We had a major victory today as objections to Villa Mercedes' application to open a new lap dancing club in the city centre led to the company withdrawing its application.
Groups from across the city including Labour MPs, community groups representing vulnerable people, educational institutions and feminist campaigners came together to put forward their issues with opening a new lap dancing club in the centre, close to the train station, organisations that look after vulnerable people and a school.
I was represented there by my senior caseworker, Nikki Bond. You can read her speech that she made at the meeting here:
I would like to begin by reminding Councillors what Professor Jay and Professor Casey said about the way that a culture of misogyny contributed to child sex abuse scandal in Rotherham.
Only last week, we heard from the Children's Society that a third of girls aged 10 to 15 years old are unhappy with their appearance and they feel massively under pressure to look a certain way.
These are not moral arguments. This is about the future of our children, and specifically our girls, who at the moment, are not fulfilling their potential because they feel miserable and that they aren't good enough.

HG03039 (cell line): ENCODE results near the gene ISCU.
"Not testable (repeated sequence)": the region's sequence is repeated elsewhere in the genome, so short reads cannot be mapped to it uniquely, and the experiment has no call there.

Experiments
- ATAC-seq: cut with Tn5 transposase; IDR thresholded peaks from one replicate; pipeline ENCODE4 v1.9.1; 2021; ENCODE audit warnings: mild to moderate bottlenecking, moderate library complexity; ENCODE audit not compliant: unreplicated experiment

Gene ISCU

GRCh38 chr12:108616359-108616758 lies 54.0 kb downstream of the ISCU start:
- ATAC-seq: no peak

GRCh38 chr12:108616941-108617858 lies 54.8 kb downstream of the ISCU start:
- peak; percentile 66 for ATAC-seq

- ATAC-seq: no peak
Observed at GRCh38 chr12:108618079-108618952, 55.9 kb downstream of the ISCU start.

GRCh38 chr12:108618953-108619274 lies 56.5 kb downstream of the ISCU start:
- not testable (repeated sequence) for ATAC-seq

The protection of children from harm is one of the licensing objectives and I strongly feel that lapdancing clubs are a risk to children because they perpetuate the feelings of inadequacy that are identified by the Children's Society, whilst reinforcing male entitlement and misogyny, which Professor Jay and Casey link to the sexual abuse of children.
Furthermore, the Public Sector Equality Duty clearly states the requirement for local authorities to give due regard to the need to foster good relations between persons who share a relevant protected characteristic, and those who do not. It also involves having due regard to the need to tackle prejudice and promote understanding.
Lapdancing clubs clearly do not foster good relations, and certainly not equal relations, between men and women, and men and every other protected characteristic. As an example, the Equality Impact Assessment concludes that the impact on transgender people is neutral. Nell Stockton, Chair of Barnsley Gender Equality Forum and a trans woman responded as follows:
"No impact on trans people - really? So these privileged men who think it's ok to ogle semi naked (or naked - I'm not sure which) aren't the same ones who go round shouting transphobic abuse? Incredible. I give Spearmint Rhino a very wide berth when it's open."
Clearly, the location of the proposed venue contravenes the Council's SEV licensing policy, which I am sure other objectors will elaborate on.
Finally, this venue has no planning permission in place and therefore, I would urge the committee to at least defer the application, but preferably throw it out altogether in order that it can live up to its reputation as a city that is welcoming and inclusive to all.